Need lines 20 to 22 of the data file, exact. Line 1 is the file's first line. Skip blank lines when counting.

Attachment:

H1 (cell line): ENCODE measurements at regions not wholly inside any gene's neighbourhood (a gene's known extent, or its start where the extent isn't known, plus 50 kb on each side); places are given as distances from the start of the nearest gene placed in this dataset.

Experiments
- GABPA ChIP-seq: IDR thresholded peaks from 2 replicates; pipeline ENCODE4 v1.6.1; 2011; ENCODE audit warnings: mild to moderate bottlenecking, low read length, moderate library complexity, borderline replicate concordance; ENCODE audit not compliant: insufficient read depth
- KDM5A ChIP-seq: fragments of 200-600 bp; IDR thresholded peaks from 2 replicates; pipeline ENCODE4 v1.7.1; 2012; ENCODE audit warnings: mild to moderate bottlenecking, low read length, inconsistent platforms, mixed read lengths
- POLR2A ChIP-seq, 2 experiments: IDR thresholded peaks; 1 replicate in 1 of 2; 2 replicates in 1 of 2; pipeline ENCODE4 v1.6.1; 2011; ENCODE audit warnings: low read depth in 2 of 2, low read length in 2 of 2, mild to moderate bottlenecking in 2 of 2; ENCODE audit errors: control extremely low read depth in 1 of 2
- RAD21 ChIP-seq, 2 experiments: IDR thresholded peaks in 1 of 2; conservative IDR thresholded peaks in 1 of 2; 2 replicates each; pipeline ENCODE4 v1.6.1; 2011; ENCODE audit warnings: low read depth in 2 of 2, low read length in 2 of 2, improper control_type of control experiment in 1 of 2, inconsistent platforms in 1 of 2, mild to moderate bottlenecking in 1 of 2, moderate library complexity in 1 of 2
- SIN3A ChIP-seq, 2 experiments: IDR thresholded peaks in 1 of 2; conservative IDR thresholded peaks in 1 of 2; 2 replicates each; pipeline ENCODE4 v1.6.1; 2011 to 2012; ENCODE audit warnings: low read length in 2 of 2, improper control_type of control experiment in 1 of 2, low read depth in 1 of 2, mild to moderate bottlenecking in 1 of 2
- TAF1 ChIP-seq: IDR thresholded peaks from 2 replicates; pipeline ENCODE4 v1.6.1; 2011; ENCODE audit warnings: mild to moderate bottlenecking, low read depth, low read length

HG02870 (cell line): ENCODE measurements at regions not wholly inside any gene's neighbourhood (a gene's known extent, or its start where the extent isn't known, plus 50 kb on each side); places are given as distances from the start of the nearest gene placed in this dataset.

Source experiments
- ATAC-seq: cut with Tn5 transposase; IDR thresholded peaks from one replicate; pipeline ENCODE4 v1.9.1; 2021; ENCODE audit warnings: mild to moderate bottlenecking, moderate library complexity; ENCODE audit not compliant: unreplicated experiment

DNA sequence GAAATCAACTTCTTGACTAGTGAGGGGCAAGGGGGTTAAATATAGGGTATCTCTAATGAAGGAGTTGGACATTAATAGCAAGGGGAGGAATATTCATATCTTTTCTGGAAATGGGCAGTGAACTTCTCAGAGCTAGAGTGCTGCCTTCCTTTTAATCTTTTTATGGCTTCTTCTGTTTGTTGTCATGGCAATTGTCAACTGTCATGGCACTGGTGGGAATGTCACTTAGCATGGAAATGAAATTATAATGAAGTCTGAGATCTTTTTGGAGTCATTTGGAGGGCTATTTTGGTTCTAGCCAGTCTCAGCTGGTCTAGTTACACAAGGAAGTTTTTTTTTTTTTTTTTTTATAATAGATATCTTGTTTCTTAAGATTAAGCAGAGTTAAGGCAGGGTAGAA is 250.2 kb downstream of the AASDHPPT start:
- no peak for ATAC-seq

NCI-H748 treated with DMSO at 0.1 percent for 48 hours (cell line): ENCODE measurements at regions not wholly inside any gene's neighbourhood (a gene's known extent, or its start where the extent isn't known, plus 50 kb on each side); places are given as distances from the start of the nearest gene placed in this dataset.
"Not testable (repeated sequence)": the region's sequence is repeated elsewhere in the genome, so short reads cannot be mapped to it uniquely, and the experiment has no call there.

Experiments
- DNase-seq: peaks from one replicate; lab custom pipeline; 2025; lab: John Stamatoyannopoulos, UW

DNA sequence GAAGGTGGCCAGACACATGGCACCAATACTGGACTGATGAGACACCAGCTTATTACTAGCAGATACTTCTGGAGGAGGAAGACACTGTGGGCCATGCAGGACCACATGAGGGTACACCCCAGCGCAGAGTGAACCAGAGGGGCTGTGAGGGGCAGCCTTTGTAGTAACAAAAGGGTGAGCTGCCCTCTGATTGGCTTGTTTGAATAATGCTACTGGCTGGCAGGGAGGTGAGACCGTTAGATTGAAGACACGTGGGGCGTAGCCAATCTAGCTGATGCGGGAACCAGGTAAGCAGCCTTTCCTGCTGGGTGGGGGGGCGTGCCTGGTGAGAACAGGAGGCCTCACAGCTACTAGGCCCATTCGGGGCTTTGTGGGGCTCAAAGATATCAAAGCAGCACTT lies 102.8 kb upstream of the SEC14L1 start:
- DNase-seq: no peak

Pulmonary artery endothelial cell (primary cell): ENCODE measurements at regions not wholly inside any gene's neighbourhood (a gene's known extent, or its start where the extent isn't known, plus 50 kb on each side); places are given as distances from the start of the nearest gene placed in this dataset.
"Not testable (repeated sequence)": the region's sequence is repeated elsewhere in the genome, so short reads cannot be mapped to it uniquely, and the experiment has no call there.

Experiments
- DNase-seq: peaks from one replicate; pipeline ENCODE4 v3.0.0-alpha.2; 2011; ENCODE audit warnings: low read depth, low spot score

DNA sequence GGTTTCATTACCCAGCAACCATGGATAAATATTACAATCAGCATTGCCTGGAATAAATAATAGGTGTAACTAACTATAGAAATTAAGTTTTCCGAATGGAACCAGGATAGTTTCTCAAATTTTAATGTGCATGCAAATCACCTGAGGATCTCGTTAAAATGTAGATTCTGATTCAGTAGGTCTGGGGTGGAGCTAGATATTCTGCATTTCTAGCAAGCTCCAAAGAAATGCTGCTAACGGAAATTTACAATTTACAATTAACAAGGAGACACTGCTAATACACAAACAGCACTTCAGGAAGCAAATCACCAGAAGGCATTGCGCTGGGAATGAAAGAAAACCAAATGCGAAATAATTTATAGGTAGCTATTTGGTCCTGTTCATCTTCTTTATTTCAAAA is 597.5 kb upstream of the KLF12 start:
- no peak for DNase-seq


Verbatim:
Pulmonary artery endothelial cell (primary cell): ENCODE measurements at regions not wholly inside any gene's neighbourhood (a gene's known extent, or its start where the extent isn't known, plus 50 kb on each side); places are given as distances from the start of the nearest gene placed in this dataset.
"Not testable (repeated sequence)": the region's sequence is repeated elsewhere in the genome, so short reads cannot be mapped to it uniquely, and the experiment has no call there.

Experiments